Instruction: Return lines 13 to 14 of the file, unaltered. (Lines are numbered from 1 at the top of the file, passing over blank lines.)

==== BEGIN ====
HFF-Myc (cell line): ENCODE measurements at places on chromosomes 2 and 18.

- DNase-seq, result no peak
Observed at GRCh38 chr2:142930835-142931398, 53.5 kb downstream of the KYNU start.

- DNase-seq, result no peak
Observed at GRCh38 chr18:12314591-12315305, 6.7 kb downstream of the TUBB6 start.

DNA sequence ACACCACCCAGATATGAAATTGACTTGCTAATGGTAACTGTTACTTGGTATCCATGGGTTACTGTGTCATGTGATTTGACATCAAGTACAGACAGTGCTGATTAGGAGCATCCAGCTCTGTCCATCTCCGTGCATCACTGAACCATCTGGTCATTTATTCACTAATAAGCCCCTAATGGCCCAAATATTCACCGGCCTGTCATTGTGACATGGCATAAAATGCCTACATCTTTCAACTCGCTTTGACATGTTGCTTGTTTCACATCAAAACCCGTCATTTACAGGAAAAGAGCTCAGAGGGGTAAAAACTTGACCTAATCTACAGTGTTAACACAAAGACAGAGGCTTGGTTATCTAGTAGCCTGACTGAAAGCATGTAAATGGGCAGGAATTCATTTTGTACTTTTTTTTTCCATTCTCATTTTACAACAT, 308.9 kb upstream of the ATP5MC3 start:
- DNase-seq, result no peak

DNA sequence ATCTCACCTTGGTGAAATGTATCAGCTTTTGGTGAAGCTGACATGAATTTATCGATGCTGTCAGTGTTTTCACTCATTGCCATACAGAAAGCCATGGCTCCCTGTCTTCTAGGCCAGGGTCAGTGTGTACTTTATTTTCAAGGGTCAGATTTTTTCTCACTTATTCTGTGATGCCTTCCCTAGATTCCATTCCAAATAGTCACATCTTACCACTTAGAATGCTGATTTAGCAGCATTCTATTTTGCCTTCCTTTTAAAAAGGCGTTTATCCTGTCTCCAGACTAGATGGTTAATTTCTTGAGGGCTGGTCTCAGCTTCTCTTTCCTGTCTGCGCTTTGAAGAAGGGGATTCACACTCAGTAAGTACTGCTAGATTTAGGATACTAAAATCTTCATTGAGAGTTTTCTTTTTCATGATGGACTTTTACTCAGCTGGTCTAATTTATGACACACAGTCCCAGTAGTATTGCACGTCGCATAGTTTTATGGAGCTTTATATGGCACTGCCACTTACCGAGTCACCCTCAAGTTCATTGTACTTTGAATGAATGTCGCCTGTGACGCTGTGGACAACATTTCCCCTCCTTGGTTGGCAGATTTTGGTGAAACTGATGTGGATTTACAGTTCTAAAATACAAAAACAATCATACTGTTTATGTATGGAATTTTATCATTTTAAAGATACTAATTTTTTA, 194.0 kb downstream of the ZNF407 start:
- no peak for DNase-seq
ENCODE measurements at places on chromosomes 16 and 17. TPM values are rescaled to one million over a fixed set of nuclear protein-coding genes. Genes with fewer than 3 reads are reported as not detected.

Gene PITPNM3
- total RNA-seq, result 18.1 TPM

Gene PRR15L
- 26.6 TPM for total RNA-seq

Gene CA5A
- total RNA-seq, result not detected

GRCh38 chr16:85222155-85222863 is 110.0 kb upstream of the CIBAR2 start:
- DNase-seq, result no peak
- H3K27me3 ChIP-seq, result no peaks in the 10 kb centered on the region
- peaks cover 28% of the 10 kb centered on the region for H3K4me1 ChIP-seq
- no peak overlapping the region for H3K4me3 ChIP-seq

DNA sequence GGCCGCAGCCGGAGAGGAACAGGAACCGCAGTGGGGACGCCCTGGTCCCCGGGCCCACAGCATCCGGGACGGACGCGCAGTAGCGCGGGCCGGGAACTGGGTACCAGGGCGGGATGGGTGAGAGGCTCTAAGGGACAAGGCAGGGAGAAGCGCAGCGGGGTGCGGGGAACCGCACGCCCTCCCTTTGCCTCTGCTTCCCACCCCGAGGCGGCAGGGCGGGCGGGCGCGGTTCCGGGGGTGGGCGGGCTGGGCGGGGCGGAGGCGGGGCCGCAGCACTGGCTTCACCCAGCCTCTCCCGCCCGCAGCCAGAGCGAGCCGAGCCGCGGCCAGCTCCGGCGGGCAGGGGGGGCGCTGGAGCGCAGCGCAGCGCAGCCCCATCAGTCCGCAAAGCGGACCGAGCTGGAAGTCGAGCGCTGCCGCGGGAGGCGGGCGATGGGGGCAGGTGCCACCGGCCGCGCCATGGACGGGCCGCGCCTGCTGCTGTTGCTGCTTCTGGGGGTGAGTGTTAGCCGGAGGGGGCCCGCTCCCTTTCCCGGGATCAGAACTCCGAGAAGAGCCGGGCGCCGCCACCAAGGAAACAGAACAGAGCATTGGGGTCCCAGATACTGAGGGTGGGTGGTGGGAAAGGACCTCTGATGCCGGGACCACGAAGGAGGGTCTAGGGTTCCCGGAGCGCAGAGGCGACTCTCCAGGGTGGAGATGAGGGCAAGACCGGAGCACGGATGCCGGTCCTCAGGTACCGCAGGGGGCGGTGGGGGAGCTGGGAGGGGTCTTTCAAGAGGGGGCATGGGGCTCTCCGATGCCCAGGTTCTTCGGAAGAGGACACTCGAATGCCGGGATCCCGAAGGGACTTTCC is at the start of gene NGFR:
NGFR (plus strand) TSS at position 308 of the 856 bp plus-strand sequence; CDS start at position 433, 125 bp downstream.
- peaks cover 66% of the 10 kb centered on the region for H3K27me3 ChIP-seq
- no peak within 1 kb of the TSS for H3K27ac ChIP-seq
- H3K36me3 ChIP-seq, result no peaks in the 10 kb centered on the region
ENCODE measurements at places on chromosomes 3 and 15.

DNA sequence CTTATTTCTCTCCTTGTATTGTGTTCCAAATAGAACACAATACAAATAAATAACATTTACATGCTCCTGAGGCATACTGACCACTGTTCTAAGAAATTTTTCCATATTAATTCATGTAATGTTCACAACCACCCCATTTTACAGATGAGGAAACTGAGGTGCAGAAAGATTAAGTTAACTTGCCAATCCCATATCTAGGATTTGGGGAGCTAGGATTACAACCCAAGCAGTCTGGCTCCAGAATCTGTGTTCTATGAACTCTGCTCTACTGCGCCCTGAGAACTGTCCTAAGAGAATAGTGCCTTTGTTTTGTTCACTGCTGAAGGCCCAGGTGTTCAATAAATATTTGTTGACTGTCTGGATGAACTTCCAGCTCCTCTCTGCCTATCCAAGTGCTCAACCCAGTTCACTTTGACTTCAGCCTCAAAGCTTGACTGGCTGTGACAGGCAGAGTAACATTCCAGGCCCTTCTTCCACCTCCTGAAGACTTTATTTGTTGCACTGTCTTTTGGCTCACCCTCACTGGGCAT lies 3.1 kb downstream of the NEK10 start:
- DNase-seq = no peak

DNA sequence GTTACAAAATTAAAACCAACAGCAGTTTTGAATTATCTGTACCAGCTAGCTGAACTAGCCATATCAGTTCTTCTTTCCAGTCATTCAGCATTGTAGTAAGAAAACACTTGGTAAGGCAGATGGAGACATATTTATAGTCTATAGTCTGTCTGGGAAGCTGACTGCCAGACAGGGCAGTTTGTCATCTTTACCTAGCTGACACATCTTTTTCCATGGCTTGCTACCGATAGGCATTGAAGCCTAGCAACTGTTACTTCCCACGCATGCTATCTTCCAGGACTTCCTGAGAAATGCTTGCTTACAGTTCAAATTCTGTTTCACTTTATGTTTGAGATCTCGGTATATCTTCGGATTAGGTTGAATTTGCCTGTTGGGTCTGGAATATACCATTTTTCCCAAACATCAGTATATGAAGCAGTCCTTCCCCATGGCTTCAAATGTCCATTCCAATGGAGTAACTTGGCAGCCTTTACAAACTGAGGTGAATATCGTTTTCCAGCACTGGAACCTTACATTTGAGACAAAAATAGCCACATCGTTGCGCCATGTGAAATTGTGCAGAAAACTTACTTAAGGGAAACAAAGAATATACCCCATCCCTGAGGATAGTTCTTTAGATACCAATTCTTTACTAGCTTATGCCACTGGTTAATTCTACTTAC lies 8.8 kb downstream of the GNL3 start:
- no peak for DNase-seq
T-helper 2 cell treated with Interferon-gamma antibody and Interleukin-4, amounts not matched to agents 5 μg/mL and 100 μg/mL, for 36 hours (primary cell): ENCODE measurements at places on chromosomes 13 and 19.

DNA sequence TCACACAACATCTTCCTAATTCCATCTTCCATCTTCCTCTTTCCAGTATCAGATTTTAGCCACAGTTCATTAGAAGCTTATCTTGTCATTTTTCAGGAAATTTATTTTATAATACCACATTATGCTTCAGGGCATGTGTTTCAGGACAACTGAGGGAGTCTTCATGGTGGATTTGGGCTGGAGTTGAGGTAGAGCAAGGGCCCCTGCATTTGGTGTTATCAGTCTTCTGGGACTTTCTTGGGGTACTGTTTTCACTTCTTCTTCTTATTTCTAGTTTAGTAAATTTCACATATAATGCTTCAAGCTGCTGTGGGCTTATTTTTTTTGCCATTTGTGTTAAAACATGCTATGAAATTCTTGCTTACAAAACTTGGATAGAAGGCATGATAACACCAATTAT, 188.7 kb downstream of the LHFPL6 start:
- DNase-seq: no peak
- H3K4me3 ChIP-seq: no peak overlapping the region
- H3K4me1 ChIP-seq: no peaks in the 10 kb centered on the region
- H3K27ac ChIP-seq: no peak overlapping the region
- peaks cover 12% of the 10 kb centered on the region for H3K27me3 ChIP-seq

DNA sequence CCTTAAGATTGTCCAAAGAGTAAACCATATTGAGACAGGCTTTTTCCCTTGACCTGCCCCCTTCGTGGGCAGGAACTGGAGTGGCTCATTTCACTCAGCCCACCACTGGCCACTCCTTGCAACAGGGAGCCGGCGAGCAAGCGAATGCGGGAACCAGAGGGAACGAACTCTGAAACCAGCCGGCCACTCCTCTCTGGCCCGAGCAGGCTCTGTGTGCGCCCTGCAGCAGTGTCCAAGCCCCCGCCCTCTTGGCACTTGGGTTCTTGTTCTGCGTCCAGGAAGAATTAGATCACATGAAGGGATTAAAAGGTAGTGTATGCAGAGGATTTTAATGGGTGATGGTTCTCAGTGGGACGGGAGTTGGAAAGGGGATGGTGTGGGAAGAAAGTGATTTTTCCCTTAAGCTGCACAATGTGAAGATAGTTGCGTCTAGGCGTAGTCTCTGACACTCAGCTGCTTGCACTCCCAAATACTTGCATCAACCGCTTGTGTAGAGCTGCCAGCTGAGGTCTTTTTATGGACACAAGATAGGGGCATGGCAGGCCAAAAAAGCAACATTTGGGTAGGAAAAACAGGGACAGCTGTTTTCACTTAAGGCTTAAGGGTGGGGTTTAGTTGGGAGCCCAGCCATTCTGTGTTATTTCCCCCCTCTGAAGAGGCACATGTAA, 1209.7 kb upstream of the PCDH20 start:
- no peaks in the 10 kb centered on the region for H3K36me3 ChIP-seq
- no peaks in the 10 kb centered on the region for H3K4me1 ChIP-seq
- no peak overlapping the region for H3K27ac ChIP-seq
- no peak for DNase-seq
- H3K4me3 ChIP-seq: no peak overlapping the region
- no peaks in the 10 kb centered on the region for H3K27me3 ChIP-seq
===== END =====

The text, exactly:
Gene PRR15L
- 26.6 TPM for total RNA-seq